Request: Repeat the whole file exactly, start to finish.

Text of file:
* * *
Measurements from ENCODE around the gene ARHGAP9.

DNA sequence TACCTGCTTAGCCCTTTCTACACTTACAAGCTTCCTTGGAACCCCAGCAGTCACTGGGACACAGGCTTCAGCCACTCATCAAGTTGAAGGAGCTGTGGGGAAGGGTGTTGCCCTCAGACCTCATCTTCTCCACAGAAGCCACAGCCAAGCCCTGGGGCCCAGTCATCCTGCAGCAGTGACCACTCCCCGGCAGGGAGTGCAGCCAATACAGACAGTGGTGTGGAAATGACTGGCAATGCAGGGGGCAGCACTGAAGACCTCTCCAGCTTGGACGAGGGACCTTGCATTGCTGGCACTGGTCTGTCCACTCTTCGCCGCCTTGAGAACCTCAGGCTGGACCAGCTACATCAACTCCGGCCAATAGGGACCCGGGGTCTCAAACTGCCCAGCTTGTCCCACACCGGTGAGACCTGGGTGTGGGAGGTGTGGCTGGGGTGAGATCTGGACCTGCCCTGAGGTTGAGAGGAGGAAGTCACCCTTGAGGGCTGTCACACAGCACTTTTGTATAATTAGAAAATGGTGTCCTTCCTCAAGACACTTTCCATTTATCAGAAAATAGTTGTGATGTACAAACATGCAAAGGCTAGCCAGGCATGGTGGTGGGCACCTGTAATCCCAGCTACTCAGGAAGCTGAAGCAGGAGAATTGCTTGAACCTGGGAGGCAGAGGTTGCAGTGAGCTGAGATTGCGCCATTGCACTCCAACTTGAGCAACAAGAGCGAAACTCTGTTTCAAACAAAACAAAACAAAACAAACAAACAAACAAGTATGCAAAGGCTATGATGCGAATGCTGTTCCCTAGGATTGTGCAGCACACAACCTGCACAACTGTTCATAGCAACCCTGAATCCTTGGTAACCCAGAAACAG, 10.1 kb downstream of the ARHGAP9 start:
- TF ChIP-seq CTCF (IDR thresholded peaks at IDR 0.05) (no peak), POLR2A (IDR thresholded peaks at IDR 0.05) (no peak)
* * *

Measurements from ENCODE around the gene ARHGAP9.

DNA sequence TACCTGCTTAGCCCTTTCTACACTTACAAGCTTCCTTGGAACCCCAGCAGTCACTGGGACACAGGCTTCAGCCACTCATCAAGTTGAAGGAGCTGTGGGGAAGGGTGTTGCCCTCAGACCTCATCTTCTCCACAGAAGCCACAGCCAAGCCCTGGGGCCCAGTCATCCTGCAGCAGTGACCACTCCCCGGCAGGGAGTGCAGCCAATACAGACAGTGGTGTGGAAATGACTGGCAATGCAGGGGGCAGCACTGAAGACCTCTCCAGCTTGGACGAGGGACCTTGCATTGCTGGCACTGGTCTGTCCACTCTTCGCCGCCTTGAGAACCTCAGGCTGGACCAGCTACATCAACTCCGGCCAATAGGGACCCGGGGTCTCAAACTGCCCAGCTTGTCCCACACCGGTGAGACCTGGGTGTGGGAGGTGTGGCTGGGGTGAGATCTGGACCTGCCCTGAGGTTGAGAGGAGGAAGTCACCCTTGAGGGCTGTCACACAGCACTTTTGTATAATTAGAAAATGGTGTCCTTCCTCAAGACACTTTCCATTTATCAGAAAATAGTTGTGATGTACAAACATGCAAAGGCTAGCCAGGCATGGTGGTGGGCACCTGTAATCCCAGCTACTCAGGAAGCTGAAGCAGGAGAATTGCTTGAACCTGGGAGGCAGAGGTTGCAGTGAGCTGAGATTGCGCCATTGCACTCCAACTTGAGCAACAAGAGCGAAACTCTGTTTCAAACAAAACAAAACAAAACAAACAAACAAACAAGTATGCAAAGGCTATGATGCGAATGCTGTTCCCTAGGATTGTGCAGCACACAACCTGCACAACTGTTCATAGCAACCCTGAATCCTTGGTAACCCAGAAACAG, 10.1 kb downstream of the ARHGAP9 start:
- TF ChIP-seq CTCF (IDR thresholded peaks at IDR 0.05) (no peak), POLR2A (IDR thresholded peaks at IDR 0.05) (no peak)